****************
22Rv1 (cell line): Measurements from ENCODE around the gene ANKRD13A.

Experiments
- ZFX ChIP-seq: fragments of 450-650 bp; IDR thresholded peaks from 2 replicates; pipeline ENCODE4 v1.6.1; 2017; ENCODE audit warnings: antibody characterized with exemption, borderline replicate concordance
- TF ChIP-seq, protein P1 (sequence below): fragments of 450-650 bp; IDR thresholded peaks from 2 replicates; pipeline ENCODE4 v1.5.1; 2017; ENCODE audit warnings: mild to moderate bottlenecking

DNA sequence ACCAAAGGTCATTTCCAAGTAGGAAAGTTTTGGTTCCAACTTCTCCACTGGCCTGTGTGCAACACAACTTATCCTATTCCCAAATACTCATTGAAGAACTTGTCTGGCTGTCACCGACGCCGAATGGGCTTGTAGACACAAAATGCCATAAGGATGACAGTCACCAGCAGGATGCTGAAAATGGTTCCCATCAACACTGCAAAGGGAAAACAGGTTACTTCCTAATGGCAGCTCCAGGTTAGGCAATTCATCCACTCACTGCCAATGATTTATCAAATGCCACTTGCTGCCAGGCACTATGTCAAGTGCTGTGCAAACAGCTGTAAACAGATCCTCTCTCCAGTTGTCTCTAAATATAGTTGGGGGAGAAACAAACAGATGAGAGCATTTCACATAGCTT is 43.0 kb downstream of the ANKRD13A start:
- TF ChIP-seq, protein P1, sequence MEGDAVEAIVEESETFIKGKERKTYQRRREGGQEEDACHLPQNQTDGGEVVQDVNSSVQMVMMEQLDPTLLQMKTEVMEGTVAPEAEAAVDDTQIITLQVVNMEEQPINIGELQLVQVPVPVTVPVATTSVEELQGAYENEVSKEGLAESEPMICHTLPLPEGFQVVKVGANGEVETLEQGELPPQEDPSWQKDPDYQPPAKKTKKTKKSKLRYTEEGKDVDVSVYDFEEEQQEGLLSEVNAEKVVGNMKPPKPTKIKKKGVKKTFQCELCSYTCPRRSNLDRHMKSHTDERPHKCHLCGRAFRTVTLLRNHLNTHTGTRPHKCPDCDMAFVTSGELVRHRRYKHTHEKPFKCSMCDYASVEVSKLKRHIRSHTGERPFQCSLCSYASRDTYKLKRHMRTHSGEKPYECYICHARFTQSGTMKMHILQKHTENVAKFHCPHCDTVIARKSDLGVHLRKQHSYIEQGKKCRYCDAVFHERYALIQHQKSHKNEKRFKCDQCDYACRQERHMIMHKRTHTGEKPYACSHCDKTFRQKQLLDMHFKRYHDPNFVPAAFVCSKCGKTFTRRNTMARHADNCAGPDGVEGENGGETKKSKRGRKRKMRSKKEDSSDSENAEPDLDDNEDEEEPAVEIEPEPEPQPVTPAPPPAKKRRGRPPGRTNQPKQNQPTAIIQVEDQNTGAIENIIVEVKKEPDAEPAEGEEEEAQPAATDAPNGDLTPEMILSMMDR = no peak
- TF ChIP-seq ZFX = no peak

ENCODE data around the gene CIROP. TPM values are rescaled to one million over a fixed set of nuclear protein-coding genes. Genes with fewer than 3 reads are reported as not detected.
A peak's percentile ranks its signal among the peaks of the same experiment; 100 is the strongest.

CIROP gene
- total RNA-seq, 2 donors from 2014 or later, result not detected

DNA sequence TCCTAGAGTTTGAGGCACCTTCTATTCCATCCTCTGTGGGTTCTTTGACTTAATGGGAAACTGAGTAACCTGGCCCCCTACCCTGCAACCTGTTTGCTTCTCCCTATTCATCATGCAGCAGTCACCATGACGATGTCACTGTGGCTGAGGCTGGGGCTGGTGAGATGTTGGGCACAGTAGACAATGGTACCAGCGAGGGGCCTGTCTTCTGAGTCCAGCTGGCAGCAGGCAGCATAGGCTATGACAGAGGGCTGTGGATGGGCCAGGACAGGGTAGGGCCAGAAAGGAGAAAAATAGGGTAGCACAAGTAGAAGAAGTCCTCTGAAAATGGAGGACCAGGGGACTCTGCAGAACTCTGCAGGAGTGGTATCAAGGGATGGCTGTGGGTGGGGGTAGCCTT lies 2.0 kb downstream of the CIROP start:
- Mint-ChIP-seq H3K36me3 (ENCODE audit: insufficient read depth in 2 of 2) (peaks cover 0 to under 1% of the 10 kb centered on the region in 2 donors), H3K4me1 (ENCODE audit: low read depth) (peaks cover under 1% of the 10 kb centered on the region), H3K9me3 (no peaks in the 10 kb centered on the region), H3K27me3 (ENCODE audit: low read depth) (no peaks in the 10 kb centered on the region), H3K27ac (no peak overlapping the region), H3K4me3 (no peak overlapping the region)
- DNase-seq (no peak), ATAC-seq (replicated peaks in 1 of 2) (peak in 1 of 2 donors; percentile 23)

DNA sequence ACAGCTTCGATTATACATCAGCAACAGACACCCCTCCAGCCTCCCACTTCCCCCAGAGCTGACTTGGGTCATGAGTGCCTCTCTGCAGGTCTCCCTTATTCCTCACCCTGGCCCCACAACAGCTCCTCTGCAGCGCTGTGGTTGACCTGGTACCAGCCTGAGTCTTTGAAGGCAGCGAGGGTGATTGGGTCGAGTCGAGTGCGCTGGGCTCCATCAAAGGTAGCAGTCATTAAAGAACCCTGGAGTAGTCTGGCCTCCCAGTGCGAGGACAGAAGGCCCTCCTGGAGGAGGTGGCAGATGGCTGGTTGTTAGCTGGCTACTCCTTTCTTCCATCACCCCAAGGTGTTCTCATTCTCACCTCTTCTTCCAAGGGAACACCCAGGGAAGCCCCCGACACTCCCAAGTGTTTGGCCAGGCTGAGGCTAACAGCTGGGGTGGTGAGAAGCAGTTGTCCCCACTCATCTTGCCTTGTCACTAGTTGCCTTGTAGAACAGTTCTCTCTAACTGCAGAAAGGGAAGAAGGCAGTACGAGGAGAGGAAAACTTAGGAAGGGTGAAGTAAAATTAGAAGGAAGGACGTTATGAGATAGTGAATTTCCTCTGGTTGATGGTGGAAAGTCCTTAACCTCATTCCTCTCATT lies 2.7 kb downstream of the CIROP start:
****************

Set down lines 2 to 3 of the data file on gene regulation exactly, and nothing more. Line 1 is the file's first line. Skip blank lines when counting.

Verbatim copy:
Experiments
- ZFX ChIP-seq: fragments of 450-650 bp; IDR thresholded peaks from 2 replicates; pipeline ENCODE4 v1.6.1; 2017; ENCODE audit warnings: antibody characterized with exemption, borderline replicate concordance